James Brown defining ‘soul’ – “It’s the word ‘can’t’ makes you a soul singer. ‘Can’t. That one thing that’s made the Black man more heavier for soul coming from the States is because of the fact that he’s had extra-hard knocks and he lived with the word ‘can’t’ for so long. So every time he can sing about it, it kind of comes out a little bit stronger.”
As we saw in Part One, James had managed to work his way into Bobby Byrd’s group, the Gospel Starlighters. The Starlighters had evolved from a gospel group to an R&B unit called the Avons. Bobby Byrd let him take over the band. He knew they had something when they’d play on the porch and people would gather.
And the people who are always horrified by things they can’t control were now horrified by religious music being applied to secular ‘devil’s music.’ James was doing this and so was Ray Charles more or less around the same time.
“Influenced by R&B groups such as Hank Ballard and the Midnighters, the Orioles and Billy Ward and his Dominoes, the group changed its name, first to the Toccoa Band and then to the Flames. (“Because we thought we were hot!”) They got booked at parties in and near college campuses in Georgia and neighboring South Carolina. (As we saw in my writeup on Stax, this whole R&B Southern college circuit was a well-established thing.)
James was not doing music full-time but was working at a car dealership and as a school janitor. And in June of 1953, at the ripe old age of 20, James married a classmate of Bobby Byrd’s named Velma Warren. They had three sons over the next five years. And while James was, of course a singer, he played drums in the Flames and a lot of people thought that was his main job.
According to the bio The One, “The group by now could play country songs and light pop to white audiences as well as R&B. Black Toccoans like Scott had grown up with country and western, which they considered their own music. “That was what we was raised upon—Ernest Tubb, Roy Acuff, stuff like that was all we knew,”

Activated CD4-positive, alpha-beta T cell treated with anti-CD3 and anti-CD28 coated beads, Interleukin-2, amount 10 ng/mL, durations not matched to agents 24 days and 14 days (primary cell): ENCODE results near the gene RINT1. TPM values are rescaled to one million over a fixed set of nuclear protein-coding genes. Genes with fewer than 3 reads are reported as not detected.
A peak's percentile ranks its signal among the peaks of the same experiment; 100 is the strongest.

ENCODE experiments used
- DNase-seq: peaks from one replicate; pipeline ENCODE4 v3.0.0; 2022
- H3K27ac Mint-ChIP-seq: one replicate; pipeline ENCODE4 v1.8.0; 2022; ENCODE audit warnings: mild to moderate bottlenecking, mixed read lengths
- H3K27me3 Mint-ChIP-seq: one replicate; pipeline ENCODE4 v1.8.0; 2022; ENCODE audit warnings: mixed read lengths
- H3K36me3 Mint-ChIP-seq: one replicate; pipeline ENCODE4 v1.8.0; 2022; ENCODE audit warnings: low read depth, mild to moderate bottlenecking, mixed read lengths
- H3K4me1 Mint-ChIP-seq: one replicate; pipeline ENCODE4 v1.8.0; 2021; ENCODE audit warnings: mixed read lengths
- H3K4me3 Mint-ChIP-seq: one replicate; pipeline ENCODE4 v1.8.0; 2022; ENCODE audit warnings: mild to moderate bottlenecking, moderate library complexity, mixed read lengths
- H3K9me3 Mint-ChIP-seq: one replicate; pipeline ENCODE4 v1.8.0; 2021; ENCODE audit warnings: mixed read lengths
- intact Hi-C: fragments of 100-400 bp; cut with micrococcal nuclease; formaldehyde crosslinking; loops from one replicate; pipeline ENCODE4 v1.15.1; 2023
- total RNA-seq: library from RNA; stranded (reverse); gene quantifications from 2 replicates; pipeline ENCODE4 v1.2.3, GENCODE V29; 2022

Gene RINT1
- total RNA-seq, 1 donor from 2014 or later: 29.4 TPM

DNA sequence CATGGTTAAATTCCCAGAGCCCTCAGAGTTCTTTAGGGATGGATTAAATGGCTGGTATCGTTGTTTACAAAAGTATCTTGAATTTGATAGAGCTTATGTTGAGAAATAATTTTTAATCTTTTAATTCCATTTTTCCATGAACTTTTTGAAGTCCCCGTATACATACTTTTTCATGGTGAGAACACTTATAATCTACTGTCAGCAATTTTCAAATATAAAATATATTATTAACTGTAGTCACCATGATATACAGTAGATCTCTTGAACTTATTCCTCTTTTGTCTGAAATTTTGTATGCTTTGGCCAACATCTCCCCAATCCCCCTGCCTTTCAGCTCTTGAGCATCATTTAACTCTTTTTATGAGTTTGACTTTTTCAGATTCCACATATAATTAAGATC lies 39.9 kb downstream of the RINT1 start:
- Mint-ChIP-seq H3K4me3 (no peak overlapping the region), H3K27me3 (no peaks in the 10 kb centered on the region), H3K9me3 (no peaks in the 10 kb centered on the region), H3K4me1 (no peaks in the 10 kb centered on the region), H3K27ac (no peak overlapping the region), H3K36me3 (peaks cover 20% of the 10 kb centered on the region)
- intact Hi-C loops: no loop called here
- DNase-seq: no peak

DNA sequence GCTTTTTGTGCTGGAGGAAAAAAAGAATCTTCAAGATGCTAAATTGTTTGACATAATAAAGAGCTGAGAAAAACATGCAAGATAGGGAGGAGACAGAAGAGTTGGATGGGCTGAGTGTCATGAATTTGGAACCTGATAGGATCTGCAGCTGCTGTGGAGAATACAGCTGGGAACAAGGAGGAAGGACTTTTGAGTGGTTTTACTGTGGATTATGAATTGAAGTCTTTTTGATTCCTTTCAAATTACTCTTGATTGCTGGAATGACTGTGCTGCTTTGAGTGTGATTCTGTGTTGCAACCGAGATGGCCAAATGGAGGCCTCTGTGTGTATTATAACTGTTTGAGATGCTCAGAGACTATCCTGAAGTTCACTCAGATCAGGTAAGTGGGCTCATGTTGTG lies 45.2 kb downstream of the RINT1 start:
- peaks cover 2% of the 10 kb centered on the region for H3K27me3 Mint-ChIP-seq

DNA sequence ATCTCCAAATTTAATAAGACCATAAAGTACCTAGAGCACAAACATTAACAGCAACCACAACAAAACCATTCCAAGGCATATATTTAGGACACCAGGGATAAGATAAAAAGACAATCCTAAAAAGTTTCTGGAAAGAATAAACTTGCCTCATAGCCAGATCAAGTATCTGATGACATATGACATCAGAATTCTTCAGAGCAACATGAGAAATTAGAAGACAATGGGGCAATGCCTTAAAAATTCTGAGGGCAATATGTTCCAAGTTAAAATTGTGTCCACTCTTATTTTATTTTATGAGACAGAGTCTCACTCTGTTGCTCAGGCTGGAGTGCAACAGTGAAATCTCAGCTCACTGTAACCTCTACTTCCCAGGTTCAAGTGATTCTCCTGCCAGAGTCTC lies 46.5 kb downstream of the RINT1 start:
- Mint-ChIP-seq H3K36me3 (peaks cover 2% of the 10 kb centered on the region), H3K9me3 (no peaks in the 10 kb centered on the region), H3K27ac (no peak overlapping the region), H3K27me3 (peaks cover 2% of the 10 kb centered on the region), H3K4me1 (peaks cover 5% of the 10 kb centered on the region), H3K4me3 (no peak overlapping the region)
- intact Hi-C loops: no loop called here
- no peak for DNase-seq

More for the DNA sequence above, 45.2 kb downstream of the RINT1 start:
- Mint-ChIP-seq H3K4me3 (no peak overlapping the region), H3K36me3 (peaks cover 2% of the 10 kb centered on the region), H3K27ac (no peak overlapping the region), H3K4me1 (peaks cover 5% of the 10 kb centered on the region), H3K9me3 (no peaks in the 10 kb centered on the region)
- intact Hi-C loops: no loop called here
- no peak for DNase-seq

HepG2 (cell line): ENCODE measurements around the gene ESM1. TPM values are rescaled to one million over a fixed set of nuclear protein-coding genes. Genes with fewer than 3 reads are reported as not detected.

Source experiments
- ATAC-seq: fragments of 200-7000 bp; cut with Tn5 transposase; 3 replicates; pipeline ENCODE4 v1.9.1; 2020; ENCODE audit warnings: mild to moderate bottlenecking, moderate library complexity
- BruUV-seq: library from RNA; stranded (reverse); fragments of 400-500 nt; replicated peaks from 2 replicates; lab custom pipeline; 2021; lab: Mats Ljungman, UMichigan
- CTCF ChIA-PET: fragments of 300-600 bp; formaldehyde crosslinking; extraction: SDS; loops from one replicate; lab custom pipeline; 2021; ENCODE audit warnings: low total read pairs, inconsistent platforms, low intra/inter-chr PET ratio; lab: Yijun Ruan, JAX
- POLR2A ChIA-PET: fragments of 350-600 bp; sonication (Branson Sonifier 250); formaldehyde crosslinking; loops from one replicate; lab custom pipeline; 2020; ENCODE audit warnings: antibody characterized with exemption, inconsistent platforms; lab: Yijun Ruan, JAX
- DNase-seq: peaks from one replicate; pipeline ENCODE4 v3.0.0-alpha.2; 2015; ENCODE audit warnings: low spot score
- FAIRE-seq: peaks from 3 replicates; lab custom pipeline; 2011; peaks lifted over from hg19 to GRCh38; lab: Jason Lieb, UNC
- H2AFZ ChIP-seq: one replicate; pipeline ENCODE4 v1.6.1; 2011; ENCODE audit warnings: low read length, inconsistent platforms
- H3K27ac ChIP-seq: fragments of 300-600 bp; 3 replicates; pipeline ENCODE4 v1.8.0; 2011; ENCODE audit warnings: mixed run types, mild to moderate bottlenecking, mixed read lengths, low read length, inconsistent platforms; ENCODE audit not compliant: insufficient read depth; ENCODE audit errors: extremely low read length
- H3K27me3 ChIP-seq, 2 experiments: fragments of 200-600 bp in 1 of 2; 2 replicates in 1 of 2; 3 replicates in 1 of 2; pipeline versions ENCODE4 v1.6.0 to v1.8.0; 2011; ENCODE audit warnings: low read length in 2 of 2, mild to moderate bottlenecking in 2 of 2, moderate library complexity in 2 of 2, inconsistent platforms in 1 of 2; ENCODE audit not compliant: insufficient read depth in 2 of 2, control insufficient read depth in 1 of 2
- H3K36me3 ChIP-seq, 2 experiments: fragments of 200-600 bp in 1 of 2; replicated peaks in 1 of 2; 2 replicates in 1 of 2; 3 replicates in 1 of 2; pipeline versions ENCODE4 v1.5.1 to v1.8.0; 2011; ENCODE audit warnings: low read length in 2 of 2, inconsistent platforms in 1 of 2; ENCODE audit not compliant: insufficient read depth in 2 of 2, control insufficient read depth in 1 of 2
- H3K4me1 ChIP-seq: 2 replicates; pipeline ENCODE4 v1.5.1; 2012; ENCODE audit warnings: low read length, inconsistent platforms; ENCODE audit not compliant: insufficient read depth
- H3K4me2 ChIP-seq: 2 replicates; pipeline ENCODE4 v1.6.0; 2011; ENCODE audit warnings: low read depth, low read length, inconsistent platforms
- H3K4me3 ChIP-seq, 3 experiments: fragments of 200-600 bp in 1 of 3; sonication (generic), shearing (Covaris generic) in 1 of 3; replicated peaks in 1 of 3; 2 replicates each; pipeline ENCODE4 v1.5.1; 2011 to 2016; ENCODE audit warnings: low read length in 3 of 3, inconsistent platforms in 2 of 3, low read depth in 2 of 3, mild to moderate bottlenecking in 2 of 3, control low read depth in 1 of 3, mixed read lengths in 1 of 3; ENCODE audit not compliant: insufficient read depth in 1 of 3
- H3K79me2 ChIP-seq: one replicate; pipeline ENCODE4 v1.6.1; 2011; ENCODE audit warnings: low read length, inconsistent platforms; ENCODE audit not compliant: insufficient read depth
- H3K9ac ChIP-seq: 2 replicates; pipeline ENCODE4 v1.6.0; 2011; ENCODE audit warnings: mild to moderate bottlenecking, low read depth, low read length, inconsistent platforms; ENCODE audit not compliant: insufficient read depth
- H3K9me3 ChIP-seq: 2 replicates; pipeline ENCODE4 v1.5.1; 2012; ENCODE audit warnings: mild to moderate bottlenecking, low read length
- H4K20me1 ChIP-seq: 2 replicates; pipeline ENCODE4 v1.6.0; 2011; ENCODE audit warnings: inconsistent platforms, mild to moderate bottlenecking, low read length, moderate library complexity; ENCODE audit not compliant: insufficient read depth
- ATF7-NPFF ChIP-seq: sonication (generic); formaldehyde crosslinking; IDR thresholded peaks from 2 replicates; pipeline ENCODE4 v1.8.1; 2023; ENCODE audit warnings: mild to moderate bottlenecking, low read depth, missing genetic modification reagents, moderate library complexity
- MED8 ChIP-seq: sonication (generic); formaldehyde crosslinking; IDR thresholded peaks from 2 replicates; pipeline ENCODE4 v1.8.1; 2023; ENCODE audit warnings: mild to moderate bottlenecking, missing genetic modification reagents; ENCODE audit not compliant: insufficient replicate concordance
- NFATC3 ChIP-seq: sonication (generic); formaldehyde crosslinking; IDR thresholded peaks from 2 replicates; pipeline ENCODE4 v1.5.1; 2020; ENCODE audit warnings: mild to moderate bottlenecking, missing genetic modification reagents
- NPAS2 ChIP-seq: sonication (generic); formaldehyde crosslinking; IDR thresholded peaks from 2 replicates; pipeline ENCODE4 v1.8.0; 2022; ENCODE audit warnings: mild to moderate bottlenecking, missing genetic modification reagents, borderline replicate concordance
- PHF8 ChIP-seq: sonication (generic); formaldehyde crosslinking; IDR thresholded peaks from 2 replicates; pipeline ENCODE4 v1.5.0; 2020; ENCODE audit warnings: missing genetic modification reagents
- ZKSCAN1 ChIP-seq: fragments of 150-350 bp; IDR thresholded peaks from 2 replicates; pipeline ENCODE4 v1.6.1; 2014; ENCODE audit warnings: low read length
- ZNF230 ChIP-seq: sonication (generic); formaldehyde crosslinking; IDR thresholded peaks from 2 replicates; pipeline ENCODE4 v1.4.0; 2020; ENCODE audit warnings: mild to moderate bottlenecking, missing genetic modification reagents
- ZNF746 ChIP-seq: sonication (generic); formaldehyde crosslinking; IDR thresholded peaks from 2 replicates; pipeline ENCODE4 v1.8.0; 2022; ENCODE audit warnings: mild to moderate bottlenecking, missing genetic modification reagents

They played the usual combination of nice venues and shitholes and were habitues of what came to be known as the “chitlin circuit.” The chitlin*’ circuit was “was a collection of performance venues throughout the eastern, southern, and upper Midwest areas of the United States that provided commercial and cultural acceptance for African American musicians, comedians, and other entertainers during the era of racial segregation in the United States through the 1960s.”
One fateful night in 1955, the Flames played a club called Bill’s Rendezvous. There they encountered an unknown piano player named Richard Penniman who they really dug. The feeling was mutual and so Little Richard advised them to call his manager down in Macon.
They auditioned for Richard’s manager and pulled out all the stops. The manager, Clint Brantley, wasn’t in the mood for R&B but wanted to hear them sing spirituals. James Brown could sing pretty much anything and would have sung the fucking phone book if he thought it would get them anywhere.
If there are any spirituals or gospel numbers out there with James on them, I’m hard-pressed to find one. But the Flames were big fans of the Swanee Quintet so here’s a taste of gospel for ya. I’m telling you, this shit is great: